An employer or an individual person may apply for a DBS check. Further information is available on the UK government website at: https://www.gov.uk/find-out-dbs-check. This includes how you can find out what level of DBS you may need and has a link to apply for a basic check for yourself.
You can use other services, such as https://crbdirect.org.uk/ which is an independent service not affiliated to the Government, or if you are an employer, you may be able to register with a company such as: https://www.sonographersmedical.com/dbs-crb-checks/
For both standard and enhanced checks from 28th November 2020 a change was made such that childhood cautions are no longer disclosed, and a rule that meant someone with more than one conviction had all their convictions disclosed, regardless of offence or length of time, has been abolished. For further information on this please see: www.unlock.org.uk/policy-issues/specific-policy-issues/filtering/what-will-be-the-impact-of-the-changes-to-filtering/
The Disclosure Calculator
The Disclosure Calculator is a web tool that can be used to find out when a criminal record becomes spent under the Rehabilitation of Offenders Act 1974 (ROA). https://hub.unlock.org.uk/disclosure-calculator/ This applies to England and Wales
© Barnardo’s, 2017
A practical informative guide for practitioners working with children and families affected by a family member’s offending. The stages of the criminal justice system are outlined with common questions which may be asked during this process and how to address these. It is practical in approach e.g regarding contact and visits to a parent in prison. It aims to provide an insight into the particular importance of children’s rights, and to understand the impact of offending on children and their families. Incorporating the needs of offenders’ children and families into professional assessments and support plans is covered.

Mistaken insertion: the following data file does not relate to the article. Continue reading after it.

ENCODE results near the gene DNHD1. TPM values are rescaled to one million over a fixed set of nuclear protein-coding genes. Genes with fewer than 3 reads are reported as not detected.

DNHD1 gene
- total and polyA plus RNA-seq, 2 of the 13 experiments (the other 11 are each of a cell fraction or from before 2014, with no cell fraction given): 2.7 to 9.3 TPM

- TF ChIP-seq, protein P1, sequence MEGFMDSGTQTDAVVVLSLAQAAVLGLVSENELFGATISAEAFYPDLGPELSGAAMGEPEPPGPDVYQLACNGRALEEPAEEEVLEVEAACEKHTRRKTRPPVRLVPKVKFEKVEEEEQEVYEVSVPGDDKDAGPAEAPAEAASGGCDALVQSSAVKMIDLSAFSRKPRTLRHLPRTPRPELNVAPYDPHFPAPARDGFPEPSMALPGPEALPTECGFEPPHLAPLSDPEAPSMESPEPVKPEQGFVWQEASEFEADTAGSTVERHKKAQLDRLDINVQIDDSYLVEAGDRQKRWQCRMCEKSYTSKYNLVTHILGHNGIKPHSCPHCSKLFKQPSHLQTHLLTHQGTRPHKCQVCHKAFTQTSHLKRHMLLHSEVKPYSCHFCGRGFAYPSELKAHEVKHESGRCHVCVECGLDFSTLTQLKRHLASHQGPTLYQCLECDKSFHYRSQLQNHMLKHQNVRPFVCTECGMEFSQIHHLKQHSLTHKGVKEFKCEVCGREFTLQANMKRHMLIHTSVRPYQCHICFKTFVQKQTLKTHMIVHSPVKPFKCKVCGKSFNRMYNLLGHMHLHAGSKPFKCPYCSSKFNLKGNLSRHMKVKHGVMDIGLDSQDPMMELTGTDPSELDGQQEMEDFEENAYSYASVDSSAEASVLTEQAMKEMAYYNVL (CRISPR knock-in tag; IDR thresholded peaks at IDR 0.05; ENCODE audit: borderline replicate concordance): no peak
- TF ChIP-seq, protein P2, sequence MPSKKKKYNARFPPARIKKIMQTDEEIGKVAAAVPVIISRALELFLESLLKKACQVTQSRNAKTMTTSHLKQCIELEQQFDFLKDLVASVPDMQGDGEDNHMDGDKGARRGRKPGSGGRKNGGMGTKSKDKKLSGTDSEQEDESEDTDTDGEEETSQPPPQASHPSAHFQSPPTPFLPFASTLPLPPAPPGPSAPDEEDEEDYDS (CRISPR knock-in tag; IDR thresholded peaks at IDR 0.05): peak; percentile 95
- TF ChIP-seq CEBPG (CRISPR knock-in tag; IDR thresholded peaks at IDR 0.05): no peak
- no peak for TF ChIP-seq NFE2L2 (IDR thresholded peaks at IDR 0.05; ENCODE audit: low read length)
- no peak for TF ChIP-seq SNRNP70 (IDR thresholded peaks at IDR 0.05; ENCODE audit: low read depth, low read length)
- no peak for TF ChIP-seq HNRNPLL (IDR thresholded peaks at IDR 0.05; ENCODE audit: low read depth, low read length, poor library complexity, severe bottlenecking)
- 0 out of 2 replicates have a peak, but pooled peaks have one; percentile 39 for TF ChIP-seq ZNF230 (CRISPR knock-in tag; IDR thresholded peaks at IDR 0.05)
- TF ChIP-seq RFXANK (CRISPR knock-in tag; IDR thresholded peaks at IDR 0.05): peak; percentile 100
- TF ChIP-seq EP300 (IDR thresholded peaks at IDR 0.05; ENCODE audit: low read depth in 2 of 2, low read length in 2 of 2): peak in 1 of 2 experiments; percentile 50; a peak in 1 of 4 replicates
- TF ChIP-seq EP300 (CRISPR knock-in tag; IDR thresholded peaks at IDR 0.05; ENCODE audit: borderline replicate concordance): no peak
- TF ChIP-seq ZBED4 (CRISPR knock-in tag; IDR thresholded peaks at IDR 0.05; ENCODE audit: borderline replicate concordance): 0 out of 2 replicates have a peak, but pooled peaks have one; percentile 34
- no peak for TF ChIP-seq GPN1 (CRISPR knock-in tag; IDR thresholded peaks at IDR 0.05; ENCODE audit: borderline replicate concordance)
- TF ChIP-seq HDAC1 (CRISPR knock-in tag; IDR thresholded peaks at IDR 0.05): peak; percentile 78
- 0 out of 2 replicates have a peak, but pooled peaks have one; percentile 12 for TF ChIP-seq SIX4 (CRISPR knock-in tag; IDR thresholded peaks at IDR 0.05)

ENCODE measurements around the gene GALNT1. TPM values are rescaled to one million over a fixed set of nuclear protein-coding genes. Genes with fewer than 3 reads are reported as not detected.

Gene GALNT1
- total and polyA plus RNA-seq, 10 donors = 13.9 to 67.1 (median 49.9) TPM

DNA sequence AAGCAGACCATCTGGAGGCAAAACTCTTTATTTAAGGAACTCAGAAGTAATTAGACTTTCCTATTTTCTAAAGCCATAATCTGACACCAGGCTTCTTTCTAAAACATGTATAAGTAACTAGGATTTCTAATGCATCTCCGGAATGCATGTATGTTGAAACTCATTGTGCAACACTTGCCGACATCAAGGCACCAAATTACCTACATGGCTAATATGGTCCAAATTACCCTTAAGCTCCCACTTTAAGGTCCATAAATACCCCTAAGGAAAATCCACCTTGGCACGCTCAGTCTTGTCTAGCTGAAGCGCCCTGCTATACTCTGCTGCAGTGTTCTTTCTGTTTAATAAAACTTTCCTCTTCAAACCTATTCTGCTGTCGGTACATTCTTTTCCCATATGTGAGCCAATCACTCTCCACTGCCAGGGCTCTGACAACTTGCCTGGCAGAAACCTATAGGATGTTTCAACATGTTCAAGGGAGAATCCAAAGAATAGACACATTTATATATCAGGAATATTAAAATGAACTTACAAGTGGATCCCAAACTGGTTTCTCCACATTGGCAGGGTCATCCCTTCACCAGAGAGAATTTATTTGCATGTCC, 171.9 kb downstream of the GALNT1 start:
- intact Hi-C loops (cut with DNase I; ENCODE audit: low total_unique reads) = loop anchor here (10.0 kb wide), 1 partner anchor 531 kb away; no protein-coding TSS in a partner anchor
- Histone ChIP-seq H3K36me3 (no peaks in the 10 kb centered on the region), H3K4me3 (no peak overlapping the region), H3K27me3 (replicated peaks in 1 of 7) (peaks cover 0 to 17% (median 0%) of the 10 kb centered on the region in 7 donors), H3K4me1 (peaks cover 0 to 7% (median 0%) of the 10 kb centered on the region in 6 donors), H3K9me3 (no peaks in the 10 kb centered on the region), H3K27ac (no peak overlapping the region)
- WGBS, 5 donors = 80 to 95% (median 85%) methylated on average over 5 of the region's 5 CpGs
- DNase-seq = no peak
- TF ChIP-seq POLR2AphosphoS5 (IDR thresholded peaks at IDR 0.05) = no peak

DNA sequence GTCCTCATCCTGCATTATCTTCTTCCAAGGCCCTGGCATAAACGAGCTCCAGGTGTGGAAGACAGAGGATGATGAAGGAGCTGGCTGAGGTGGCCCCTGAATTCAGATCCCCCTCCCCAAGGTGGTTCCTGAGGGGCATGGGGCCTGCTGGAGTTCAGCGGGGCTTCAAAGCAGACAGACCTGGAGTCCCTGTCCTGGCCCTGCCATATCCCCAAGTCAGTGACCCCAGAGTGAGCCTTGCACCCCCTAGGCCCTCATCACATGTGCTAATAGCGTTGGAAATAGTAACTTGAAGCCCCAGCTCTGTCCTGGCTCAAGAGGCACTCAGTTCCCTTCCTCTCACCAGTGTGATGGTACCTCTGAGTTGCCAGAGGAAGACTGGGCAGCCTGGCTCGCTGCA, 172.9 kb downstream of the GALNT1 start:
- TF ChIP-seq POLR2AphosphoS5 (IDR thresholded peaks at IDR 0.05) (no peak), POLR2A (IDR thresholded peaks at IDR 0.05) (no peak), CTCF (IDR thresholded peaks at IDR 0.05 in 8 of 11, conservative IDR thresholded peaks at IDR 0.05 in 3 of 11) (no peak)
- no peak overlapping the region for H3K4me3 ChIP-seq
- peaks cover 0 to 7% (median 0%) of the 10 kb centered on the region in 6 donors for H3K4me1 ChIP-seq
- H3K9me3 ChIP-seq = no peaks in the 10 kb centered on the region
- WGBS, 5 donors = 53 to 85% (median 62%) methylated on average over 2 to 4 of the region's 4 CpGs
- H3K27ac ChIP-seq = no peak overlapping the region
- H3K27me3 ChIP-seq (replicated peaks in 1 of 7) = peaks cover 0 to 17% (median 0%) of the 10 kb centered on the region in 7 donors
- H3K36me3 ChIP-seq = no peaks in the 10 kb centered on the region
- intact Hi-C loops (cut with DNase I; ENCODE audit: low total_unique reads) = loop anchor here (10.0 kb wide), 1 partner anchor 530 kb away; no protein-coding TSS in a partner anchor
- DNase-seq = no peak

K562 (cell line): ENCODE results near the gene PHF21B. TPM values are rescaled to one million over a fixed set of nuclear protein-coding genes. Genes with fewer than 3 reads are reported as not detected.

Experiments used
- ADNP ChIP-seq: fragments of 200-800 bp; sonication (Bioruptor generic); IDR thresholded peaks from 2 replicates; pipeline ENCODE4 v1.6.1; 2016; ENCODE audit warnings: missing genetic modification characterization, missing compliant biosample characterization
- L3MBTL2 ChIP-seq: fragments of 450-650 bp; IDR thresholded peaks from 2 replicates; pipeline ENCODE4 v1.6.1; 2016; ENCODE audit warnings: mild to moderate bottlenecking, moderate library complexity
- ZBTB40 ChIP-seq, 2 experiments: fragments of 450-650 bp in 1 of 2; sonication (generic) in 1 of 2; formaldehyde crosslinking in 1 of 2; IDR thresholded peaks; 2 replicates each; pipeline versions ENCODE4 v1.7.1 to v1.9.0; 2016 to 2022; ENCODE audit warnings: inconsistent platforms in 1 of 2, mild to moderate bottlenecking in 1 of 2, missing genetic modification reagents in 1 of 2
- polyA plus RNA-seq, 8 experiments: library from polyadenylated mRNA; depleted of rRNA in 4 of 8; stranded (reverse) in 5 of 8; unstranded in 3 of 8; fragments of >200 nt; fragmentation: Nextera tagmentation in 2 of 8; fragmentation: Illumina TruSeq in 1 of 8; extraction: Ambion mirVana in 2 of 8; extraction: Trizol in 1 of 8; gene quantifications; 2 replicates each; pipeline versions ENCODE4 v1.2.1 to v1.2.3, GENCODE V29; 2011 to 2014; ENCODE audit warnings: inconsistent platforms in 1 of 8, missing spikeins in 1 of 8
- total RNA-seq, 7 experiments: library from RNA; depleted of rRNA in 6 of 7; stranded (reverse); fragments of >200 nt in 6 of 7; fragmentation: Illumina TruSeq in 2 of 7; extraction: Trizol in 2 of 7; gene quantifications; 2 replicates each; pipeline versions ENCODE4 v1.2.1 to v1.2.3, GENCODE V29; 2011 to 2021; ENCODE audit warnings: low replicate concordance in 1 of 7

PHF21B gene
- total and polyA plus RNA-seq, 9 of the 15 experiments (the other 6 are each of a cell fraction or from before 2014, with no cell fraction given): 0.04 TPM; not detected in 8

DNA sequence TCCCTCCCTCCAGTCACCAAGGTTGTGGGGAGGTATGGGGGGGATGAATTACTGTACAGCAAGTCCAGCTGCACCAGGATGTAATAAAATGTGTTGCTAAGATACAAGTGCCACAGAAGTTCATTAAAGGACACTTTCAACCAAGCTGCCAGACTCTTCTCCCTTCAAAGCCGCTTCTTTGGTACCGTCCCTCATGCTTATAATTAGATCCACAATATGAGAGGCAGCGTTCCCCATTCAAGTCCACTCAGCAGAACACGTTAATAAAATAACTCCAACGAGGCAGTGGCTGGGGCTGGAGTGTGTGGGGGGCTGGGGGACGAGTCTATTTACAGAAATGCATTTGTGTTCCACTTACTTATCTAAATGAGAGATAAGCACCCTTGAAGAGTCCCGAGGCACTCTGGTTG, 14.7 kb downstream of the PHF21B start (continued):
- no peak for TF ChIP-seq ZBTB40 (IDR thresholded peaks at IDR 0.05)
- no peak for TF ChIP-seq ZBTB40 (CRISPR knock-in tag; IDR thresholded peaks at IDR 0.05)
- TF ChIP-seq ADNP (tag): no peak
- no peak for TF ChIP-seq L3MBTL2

A debate funded by the Leverhulme trus tand run by the Internet Watch Foundation regarding the increasing importance of cyberspace in sexual offending, in particular in relation to online child sexual abuse and online child sexual exploitation.
Personality and Social Psychology Bulletin 46(5): 693–708.
Abstract: People have fundamental tendencies to punish immoral actors and treat close others altruistically. What happens when these tendencies collide—do people punish or protect close others who behave immorally? Across 10 studies (N = 2,847), we show that people consistently anticipate protecting close others who commit moral infractions, particularly highly severe acts of theft and sexual harassment. This tendency emerged regardless of gender, political orientation, moral foundations, and disgust sensitivity and was driven by concerns about self-interest, loyalty, and harm. We further find that people justify this tendency by planning to discipline close others on their own. We also identify a psychological mechanism that mitigates the tendency to protect close others who have committed severe (but not mild) moral infractions: self-distancing. These findings highlight the role that relational closeness plays in shaping people’s responses to moral violations, underscoring the need to consider relational closeness in future moral psychology work.